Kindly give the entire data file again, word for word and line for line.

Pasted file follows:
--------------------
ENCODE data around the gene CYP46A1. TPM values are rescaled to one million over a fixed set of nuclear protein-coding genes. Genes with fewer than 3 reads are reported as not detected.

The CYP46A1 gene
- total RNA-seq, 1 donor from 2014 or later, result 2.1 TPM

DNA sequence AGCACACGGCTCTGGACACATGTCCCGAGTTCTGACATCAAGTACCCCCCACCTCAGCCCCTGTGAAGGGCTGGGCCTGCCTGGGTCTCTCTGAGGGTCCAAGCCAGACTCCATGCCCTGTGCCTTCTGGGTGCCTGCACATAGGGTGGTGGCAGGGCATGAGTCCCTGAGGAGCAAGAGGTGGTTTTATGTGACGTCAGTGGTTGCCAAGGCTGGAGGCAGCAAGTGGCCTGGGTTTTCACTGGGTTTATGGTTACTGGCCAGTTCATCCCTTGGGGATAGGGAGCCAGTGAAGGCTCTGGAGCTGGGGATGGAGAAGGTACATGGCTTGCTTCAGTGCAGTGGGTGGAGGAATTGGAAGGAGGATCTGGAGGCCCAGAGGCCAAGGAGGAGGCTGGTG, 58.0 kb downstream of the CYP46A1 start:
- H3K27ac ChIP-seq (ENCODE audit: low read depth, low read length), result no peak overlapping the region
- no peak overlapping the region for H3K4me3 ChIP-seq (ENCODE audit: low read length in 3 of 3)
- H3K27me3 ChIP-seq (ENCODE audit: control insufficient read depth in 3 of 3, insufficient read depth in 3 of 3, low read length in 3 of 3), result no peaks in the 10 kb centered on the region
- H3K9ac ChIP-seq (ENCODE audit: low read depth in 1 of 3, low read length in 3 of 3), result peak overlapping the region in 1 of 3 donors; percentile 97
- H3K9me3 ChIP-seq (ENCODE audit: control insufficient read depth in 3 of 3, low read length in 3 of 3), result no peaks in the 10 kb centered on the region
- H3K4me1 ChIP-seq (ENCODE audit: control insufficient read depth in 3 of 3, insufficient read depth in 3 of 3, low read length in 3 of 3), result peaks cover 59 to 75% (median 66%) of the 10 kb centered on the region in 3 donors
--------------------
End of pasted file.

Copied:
ENCODE data around the gene CYP46A1. TPM values are rescaled to one million over a fixed set of nuclear protein-coding genes. Genes with fewer than 3 reads are reported as not detected.

The CYP46A1 gene
- total RNA-seq, 1 donor from 2014 or later, result 2.1 TPM

DNA sequence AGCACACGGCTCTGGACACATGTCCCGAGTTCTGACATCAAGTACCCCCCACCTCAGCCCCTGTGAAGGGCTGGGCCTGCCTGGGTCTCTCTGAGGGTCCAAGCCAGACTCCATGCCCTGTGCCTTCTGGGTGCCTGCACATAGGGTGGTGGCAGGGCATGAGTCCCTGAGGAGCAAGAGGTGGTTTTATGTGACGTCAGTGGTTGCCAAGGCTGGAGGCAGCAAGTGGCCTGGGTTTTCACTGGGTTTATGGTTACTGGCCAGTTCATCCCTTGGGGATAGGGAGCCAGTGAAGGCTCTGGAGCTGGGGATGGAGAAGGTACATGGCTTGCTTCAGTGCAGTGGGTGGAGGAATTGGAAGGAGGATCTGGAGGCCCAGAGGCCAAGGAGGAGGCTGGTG, 58.0 kb downstream of the CYP46A1 start:
- H3K27ac ChIP-seq (ENCODE audit: low read depth, low read length), result no peak overlapping the region
- no peak overlapping the region for H3K4me3 ChIP-seq (ENCODE audit: low read length in 3 of 3)
- H3K27me3 ChIP-seq (ENCODE audit: control insufficient read depth in 3 of 3, insufficient read depth in 3 of 3, low read length in 3 of 3), result no peaks in the 10 kb centered on the region
- H3K9ac ChIP-seq (ENCODE audit: low read depth in 1 of 3, low read length in 3 of 3), result peak overlapping the region in 1 of 3 donors; percentile 97
- H3K9me3 ChIP-seq (ENCODE audit: control insufficient read depth in 3 of 3, low read length in 3 of 3), result no peaks in the 10 kb centered on the region
- H3K4me1 ChIP-seq (ENCODE audit: control insufficient read depth in 3 of 3, insufficient read depth in 3 of 3, low read length in 3 of 3), result peaks cover 59 to 75% (median 66%) of the 10 kb centered on the region in 3 donors